CHURUBUSCO — A nearly 40-year-old local manufacturing firm will see a new boss in the coming months, according to company officials.
On Sept. 1 of this year, John Halverson, a 27-year veteran of the company, will assume the role of president of C&A Tool Engineering in Churubusco, replacing outgoing head Rob Marr. Marr noted the transition should be seamless, and will likely not affect much change for the company. Marr describes the business as “an overgrown tool and die operation that migrated into manufacturing.”
“We do high-precision, complex components for the medical, aerospace, fuel system and industrial industries,” he said.
Marr has been the head of C&A for the last three years, after founder Richard Conrow retired, although he’s been with the company since it was founded more than three decades ago. “I joined the founder when we had 10 people in 1982,” he said. Today, the company — headquartered at 4100 N. U.S. 33 in Churubusco — is a manufacturing outfit that has grown significantly from its humble beginnings in the garage of its founder.
The company now encompasses three locations — two in Churubusco, and one in Auburn — roughly 650 employees, and more than 750,000 square feet of manufacturing space. Company literature describes the firm as a business that “offers turning and grinding, additive manufacturing, milling and machining, including the industry’s most advanced capabilities in large machining.”
Conrow sold the business to a Japanese interest in 2017. When New Hampshire Ball Bearings, a Japan-owned company, purchased the business that year, Conrow stepped down and made way for Marr to take over. That deal put C&A under the umbrella of the MinebeaMitsumi family of companies, a world leader in precision-components manufacturing.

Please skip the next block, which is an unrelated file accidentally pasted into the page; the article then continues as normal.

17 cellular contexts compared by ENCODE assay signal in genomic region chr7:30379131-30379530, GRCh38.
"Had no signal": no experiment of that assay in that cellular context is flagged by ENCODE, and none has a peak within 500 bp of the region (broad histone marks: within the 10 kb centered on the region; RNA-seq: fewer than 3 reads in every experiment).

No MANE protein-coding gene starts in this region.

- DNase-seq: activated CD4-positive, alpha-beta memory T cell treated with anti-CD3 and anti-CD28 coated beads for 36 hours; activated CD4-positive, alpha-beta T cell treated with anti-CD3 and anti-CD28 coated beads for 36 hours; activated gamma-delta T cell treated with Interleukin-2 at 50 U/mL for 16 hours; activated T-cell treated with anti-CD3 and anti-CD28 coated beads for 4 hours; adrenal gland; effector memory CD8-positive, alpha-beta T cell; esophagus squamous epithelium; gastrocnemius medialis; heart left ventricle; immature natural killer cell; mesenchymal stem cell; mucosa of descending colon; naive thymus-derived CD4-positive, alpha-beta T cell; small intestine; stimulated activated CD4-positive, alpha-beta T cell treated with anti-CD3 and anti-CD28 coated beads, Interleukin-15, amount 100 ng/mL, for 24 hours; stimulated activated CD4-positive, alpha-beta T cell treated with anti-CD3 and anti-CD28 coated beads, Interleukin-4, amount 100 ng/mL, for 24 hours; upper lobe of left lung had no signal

Marr said after stepping down later this year, his role at the firm will be more of an advisory one. “I’ll be doing more overall support,” Marr said, “kind of a consulting role.” Marr also noted that the recent COVID-19 pandemic made the leadership transition slightly more difficult to navigate. “It impacted the implementation,” Marr said. “The timing is always difficult when you do something like this, you don’t want to exit at an inappropriate time.” Despite that anxiety, however, Marr said the coming changeover is the correct one for his company right now.
“As the ‘Dinosaur in the Room,’” Marr said, “it became evident to me that it was time to implement the leadership skills of the next generation. John Halverson is the individual with the skill set to lead us to even higher achievement.”
Article by By Michael Morrissey of KPC Media, Originally ran July 15, 2020